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As I was reading the following theorem (from Nonlinear Systems by H. K. Khalil) concerning a closeness of solution from the nominal solution in the case when the initial states and parameter vector are perturbed from their nominal values, I encountered a bit of difficulty in grasping some parts of the proof. I present only the part of proof along with its necessary details where I am stuck.

Theorem Let $f(t,x,\lambda)$ be a continuous function in $(t,x,\lambda)$ and locally Lipschitz in $x$ (uniformly in $t$ and $\lambda$) on $[t_0,t_1]\times{D}\times\{\|\lambda-\lambda_0\|\leq{c}\}$, where $D\subset\mathbb{R}^{n}$ is an open connected set. Let $y(t,\lambda_0)$ be a solution of $\dot{x}=f(t,x,\lambda_{0})$ with $y(t_0,\lambda_0)=y_0\in{D}$. Suppose $y(t,\lambda_0)$ is defined and belongs to $D$ for all $t\in[t_0,t_1]$. Then, given $\epsilon>0$, there exists a $\delta=\delta(\epsilon)$ such that if $$\|z_0-y_0\|<\delta,~\|\lambda-\lambda_0\|<\delta$$ then there is a unique solution $z(t,\lambda)$ of $\dot{x}=f(t,x,\lambda)$ defined on $[t_0,t_1]$, with $z(t_0,\lambda)=z_0$ and $z(t,\lambda)$ satisfies

$$\|z(t,\lambda)-y(t,\lambda_0)\|<\epsilon,~\forall{t}\in[t_0,t_1].$$

Proof: By continuity of $y(t,\lambda_0)$ in $t$ and compactness of $[t_0,t_1]$, we know that $y(t,\lambda_0)$ is bounded on $[t_0,t_1]$. Define a tube ''U'' around the solution $y(t,\lambda_0)$ by

$$U=\{(t,x)\in[t_0,t_1]\times\mathbb{R}^{n}| \|x-y(t,\lambda_0)\|\leq\epsilon\}$$

Suppose that $U\subset{[t_0,t_1]\times{D}}$; if not replace $\epsilon$ by $\epsilon_1<\epsilon$ that is small enough to ensure that $U\subset{[t_0,t_1]\times{D}}$ and continue the proof with $\epsilon_1$. The set $U$ is compact; hence, $f(t,x,\lambda)$ is Lipschitz in $x$ on $U$ with a Lipschitz constant $L$.

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My question is as follows:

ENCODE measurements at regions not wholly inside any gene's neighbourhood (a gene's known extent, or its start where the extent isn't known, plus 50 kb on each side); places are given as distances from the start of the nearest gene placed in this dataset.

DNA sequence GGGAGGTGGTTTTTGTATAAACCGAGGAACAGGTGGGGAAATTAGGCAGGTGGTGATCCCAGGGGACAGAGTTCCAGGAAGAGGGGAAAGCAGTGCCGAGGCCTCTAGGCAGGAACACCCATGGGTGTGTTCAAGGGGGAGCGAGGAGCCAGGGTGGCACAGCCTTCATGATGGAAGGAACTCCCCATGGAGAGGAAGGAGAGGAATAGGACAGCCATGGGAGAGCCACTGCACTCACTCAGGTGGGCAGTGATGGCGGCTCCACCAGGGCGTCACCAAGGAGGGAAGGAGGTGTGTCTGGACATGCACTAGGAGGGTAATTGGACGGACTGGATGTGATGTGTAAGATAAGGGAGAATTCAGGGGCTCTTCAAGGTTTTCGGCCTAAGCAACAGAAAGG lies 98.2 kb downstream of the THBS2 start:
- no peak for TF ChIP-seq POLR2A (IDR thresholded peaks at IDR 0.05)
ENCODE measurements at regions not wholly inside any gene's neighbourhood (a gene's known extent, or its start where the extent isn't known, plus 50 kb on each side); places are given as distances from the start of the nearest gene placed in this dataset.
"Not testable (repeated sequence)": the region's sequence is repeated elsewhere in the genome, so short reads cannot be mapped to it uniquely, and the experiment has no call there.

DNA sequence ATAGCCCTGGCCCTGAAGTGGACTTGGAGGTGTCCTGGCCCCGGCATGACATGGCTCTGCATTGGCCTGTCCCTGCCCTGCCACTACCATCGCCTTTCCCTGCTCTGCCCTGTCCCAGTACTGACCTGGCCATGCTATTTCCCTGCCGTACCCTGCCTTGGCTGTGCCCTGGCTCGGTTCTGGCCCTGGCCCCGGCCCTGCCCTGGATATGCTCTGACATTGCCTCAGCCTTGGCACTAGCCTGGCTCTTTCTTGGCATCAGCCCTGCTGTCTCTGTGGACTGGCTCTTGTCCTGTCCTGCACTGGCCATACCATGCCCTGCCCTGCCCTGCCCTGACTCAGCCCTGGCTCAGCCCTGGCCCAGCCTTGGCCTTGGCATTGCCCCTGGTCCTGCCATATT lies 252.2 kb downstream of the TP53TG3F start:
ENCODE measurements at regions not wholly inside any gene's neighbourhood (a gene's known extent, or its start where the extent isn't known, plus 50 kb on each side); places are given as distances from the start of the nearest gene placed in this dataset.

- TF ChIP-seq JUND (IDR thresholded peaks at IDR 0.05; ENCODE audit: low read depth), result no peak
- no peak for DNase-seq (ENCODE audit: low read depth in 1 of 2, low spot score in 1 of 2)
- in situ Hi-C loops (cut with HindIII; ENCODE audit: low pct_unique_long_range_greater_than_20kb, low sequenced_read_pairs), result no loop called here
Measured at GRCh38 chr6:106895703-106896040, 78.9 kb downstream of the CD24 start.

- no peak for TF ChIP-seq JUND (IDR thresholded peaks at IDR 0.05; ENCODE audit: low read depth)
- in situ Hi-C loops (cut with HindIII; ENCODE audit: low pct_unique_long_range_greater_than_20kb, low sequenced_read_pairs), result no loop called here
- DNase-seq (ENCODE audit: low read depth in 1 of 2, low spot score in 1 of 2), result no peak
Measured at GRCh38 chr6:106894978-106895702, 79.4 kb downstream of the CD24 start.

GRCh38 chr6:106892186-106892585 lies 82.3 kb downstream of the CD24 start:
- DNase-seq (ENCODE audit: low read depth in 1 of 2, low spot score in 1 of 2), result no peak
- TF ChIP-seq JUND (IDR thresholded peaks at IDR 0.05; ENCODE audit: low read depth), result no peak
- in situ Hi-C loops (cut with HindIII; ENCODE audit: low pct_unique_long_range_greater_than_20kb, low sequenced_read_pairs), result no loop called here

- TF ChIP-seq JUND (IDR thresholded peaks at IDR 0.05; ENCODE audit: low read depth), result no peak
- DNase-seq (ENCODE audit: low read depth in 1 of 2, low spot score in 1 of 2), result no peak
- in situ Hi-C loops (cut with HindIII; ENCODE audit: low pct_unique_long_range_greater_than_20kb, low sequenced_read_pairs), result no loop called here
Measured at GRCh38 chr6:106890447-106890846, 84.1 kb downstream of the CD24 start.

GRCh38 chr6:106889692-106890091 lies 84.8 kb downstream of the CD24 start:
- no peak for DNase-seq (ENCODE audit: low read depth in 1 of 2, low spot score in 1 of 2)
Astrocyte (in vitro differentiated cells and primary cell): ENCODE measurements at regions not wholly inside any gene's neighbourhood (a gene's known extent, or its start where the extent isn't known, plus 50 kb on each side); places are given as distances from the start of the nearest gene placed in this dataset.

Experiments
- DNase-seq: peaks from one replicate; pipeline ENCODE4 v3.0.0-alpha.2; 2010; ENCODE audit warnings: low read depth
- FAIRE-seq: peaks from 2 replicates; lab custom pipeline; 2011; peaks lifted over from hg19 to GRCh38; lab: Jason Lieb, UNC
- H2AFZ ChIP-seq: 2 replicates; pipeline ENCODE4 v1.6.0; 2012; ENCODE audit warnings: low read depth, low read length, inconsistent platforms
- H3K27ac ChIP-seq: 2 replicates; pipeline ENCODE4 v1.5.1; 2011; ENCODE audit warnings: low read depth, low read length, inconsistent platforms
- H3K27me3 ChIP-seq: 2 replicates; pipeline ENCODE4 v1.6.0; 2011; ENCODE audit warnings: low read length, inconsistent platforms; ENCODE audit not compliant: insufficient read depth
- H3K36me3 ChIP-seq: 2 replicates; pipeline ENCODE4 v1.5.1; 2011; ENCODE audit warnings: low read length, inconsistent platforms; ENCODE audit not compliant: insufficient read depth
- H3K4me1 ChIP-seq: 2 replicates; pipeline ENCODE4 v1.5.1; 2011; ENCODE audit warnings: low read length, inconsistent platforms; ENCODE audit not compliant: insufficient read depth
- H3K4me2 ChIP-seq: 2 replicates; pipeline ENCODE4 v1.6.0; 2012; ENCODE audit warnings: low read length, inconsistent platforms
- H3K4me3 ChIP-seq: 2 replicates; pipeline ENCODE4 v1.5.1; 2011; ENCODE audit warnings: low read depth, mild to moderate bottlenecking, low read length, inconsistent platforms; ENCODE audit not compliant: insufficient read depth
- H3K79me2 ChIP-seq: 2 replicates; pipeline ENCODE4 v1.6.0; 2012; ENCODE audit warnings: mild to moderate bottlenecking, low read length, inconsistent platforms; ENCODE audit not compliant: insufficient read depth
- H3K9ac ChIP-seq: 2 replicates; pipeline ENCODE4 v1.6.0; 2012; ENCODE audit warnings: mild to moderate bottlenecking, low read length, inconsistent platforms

Why is $f(t,x,\lambda)$ Lipschitz in $x$ on $U$? I am asking this because in the theorem statement it says that $f$ is locally Lipschitz in $x$ on $[t_0,t_1]\times{D}\times\{\|\lambda-\lambda_0\|\leq{c}\}$ but in the proof $U$ does not include any information about $\lambda$ or $\|\lambda-\lambda_0\|$. Therefore, how does the compactness of $U$ imply that $f$ is Lipschitz on $U$.

It's been quite some time that I have been looking for an answer to this question. Thus, I greatly appreciate your thoughts and inputs. Thanks in advance!!

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1 Answer 1

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By the assumptions, $f(t,x,λ)$ is still uniformly $x$-Lipschitz on $U$ for all fixed $λ\in \bar B(λ_0,c)$. Apparently (?) the stronger statement of uniform $x$-Lipschitz continuity on $U\times \bar B(λ_0,c)$ is not required.

The proof probably goes over the Grönwall lemma for $\|z(t;λ)-y(t;λ_0)\|\le\|z(t;λ)-z(t;λ_0)\|+\|z(t;λ_0)-y(t;λ_0)\|$, where the terms on the right satisfy integral inequalities which has the integral inequality $$ \|z(t;λ_0)-y(t;λ_0)\|\le \|z_0-y_0\|+\int_{t_0}^tL\|z(s;λ_0)-y(s;λ_0)\|\,ds $$ and $$ \|z(t;λ)-z(t;λ_0)\|\le\int_{t_0}^tL\|z(s;λ)-z(s;λ_0)\|\,ds+ \int_{t_0}^t\|f(t,z(t;λ_0),λ)-f(t,z(t;λ_0),λ_0)\|\,ds $$ In the last inequality the uniformity in $λ$ of the Lipschitz condition is used, so it was wrong to not include it in the statement.

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  • $\begingroup$ Thank you very much. $\endgroup$
    – jbgujgu
    Oct 5, 2020 at 20:50

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